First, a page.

The giant who had no heart in his body
“What thing is that?” asked the Giant.
“Only where it is you keep your heart, since you don’t carry it about you,” said the Princess.
“Ah! that’s a thing you’ve no business to ask about; but if you must know, it lies under the door-sill,” said the Giant.
“Ho! ho!” said Boots to himself under the bed, “then we’ll soon see if we can’t find it.”
Next morning the Giant got up cruelly early, and strode off to the wood; but he was hardly out of the house before Boots and the Princess set to work to look under the door-sill for his heart; but the more they dug, and the more they hunted, the more they couldn’t find it.
“He has baulked us this time,” said the Princess, “but we’ll try him once more.”
So she picked all the prettiest flowers she could find, and strewed them over the door-sill, which they had laid in its right place again; and when the time came for the Giant to come home again, Boots crept under the bed. Just as he was well under, back came the Giant.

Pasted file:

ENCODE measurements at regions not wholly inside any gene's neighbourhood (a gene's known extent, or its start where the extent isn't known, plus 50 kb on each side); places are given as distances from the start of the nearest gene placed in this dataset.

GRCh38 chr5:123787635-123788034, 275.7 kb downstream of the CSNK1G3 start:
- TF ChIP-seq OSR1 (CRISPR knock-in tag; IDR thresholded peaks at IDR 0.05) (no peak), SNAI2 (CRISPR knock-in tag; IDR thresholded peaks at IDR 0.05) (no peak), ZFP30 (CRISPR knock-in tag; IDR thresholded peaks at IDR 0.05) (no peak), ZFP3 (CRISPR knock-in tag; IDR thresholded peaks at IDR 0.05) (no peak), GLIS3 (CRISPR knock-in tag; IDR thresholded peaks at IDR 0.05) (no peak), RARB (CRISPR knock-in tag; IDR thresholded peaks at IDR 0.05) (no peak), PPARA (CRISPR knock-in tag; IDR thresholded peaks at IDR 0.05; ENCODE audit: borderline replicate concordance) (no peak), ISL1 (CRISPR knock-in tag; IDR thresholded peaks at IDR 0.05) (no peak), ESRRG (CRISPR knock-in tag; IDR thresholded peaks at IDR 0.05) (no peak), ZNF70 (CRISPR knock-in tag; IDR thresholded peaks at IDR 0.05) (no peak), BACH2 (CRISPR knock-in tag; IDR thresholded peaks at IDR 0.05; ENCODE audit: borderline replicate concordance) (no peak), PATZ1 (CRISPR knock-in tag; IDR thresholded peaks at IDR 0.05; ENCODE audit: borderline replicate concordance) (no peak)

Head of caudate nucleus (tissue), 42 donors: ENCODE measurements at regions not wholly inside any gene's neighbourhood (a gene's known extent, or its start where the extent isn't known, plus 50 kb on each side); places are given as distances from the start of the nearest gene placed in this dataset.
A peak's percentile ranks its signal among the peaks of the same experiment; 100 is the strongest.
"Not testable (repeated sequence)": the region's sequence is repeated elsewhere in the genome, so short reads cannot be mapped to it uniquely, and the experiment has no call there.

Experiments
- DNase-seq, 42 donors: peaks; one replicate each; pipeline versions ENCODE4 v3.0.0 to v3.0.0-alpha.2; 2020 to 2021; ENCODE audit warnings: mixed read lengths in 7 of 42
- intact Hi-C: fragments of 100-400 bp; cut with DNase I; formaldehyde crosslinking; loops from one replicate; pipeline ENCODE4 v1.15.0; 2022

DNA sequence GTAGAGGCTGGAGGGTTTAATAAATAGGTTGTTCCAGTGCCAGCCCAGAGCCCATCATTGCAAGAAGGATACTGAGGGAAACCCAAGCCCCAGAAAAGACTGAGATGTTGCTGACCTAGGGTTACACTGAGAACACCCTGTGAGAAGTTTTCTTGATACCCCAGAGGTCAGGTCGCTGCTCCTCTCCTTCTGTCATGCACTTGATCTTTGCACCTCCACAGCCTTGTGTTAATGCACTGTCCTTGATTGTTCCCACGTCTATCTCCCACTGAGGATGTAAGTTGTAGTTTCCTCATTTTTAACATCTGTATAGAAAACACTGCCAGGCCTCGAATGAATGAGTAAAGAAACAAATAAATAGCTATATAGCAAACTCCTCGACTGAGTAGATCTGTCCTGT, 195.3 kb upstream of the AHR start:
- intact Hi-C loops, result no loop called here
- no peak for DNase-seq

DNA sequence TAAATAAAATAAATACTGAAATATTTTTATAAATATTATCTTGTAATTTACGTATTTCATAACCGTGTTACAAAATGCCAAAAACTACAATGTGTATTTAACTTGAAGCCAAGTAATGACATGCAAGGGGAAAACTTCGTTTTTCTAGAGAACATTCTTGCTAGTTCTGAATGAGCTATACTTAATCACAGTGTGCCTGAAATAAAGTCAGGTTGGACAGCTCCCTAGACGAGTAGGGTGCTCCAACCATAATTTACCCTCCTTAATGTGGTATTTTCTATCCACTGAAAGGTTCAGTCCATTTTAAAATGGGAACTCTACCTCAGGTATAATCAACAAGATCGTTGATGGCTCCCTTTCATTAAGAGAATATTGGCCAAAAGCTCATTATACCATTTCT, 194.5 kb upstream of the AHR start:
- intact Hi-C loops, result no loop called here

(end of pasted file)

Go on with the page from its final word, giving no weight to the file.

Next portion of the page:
Snuff—snuff, went the Giant’s nose. “My eyes and limbs, what a smell of Christian blood there is in here,” said he.
“I know there is,” said the Princess, “for there came a magpie flying with a man’s bone in his bill, and let it fall down the chimney. I made as much haste as I could to get it out, but I daresay it’s that you smell.”
So the Giant held his peace, and said no more about it. A little while after, he asked who it was that had strewed flowers about the door-sill.
“Oh, I, of course,” said the Princess.
“And, pray, what’s the meaning of all this?” said the Giant.
“Ah!” said the Princess, “I’m so fond of you that I couldn’t help strewing them, when I knew that your heart lay under there.”
“You don’t say so,” said the Giant; “but after all it doesn’t lie there at all.”
So when they went to bed again in the evening, the Princess asked the Giant again where his heart was, for she said she would so like to know.
“Well,” said the Giant, “if you must know, it lies away yonder in the cupboard against the wall.